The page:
Friday 17 April 2009

Suhali and two other very famous yachts

With April 22nd rushing up on us and the appeal by Adam T on Messing About in Sailboats for fellow bloggers to make the 22nd "Robin Knox-Johnston day on the web" to celebrate Sir Robin's success in the Golden Globe race, I dug out these photo's taken back in 2005.

We were fortunate to be in Cowes mid week enjoying fantastic August weather. Coming down river in the dinghy, we had spotted the newly restored Gypsy Moth alongside at the UK Sailing Association base. Our curiosity was rewarded when we were invited aboard Gypsy Moth and leaned of the race to be held on the following morning.

We got up early and took station outside Cowes in time to see an illustrious fleet out for the start of a remarkable race.

Three famous contemporaries from what many would describe as the golden days of offshore sailing Suhail, Gypsy Moth IV and Lively Lady, met in Cowes roads to race each other.

As a child growing up in the 60's, these yachts were the stuff of legend, as were the intrepid yachtsmen who sailed in them Robin Knox-Johnston, Francis Chichester and Alec Rose. All famous single handed sailors of the day, all sailed the globe alone and all subsequently received knighthoods in honour of their achievements. To see them all together was fantastic.

Gypsy Moth IV

Lively Lady

Suhali and Lively Lady manoeuvre for the start

Gypsy Moth and Suhali ready at the line

Suhaili sets her spinnaker

The fleet head off towards Egypt Point

I don't know if Sir Robin was aboard, there was a really strong tide and we were making our way east towards Chichester so we didn't get close enough to see the crew. That said it was a marvellous sight.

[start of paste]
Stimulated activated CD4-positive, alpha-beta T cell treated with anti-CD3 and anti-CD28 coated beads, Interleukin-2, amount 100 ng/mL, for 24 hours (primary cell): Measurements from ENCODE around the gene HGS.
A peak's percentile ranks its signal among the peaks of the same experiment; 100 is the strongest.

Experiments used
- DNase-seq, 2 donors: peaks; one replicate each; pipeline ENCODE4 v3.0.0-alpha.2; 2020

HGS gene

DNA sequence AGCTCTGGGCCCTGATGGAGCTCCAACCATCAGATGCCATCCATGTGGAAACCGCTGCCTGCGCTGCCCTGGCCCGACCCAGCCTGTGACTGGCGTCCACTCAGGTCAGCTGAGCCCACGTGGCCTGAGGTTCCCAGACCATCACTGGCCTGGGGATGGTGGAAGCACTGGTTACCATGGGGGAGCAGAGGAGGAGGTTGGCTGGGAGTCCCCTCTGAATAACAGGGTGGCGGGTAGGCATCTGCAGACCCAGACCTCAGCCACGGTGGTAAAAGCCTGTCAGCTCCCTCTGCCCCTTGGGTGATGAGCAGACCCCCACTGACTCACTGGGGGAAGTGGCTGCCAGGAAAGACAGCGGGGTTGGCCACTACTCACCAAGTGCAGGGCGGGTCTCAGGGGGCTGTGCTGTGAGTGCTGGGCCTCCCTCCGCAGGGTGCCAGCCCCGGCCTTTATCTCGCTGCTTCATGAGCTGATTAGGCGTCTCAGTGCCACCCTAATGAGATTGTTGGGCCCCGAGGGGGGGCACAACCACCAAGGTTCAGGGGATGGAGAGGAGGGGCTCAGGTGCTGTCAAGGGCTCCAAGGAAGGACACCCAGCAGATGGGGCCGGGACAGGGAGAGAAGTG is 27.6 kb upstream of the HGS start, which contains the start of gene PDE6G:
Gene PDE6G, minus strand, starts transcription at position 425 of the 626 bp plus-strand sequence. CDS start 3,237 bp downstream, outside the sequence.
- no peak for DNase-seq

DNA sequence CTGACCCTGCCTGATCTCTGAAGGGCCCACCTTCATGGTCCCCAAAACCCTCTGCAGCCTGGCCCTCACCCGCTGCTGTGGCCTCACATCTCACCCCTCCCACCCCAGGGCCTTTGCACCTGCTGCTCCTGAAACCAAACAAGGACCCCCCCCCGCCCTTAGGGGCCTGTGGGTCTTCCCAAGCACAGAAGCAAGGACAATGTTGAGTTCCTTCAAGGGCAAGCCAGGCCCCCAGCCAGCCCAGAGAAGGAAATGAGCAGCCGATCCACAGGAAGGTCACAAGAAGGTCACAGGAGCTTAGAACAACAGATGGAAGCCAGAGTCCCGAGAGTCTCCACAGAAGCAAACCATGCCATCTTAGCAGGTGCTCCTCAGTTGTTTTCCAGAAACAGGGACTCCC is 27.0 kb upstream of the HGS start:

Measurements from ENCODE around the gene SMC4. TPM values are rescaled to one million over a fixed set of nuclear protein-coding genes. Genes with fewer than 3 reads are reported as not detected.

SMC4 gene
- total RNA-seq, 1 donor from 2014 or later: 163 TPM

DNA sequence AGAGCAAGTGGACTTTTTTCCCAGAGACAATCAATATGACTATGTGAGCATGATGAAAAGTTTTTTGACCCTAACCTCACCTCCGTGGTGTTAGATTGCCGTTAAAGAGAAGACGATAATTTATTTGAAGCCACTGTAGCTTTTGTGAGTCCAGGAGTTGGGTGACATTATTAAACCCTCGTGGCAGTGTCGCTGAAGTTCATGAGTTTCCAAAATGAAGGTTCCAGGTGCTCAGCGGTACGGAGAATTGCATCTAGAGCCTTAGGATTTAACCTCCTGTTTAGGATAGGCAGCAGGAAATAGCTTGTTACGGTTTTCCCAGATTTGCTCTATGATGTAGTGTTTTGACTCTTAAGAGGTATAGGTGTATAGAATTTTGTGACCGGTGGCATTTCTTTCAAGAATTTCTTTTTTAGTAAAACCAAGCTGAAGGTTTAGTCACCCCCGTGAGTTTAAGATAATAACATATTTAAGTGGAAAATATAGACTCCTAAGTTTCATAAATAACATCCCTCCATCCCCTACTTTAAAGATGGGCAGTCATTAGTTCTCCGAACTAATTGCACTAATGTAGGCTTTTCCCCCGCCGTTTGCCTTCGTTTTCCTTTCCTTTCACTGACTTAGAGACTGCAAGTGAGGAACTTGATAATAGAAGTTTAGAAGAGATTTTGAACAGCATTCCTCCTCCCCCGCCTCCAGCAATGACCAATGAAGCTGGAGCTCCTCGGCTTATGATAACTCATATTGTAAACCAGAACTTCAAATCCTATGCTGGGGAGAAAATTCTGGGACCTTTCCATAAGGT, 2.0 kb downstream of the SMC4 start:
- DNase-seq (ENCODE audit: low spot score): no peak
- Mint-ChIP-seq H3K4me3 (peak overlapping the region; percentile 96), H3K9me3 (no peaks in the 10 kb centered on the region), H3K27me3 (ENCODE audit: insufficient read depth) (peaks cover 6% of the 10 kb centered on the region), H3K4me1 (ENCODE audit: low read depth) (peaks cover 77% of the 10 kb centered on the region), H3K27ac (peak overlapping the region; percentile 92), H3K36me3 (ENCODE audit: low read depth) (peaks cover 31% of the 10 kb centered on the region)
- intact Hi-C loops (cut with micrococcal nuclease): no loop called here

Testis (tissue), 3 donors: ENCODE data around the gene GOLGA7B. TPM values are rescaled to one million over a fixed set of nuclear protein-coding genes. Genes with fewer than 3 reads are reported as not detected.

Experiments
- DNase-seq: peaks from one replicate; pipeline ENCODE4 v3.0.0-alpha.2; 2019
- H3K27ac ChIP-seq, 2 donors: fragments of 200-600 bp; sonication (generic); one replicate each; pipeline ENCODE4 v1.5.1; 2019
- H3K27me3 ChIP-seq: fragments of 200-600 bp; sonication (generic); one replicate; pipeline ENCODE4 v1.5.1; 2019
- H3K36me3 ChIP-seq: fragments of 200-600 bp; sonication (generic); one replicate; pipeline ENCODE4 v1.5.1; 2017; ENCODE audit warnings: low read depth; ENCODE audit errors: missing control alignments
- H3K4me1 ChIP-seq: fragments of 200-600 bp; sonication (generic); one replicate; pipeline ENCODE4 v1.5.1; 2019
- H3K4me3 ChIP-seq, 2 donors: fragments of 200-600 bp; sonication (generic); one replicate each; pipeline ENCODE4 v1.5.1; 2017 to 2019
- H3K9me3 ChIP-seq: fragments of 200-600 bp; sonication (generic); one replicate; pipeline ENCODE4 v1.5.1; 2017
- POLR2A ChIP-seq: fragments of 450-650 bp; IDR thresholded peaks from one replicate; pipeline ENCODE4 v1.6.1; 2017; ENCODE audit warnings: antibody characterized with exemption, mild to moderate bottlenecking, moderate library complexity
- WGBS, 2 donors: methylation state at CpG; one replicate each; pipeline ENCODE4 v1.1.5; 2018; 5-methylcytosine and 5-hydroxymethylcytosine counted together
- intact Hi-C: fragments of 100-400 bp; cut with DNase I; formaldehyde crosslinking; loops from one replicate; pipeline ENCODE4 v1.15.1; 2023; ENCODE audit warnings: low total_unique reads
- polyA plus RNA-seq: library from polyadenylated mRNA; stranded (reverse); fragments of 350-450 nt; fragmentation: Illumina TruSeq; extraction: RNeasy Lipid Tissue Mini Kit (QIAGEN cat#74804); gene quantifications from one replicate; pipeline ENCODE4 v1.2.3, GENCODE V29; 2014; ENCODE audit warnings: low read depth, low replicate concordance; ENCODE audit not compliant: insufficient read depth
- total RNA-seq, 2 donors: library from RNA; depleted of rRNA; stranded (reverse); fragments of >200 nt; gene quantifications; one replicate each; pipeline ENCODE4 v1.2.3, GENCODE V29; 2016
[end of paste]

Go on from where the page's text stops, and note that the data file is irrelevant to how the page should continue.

Full size pictures are available on my Flickr site


  1. Hats off to R K-J & Suhali, but how about a mention for Bernard Moitessier and Joshua. I am sure most of you know the story, but just in case... At the point when the route turned back North, and there were 4 (or 5, counting Crowhurst) Moitessier, well-palced to win, decided that competition was not his thing and went on to sail one-and-ahalf times around the world to get back to Tahiti. The English sailing community seem to have a habit of ignoring French sailing achievements, and it would have been nice if one of the participants in this morning's interview on the Today programme had mentioned Moitessier.

  2. Snork,

    Hopefully we all recognise the achievements of Moitessier and indeed the Frecnh sailing comunity not just in racing, but in keeping alive the maritime traditions with festivals like Brest.

    But the point of my post was a local one, having discovered Suhaili lying in a local boat yard.

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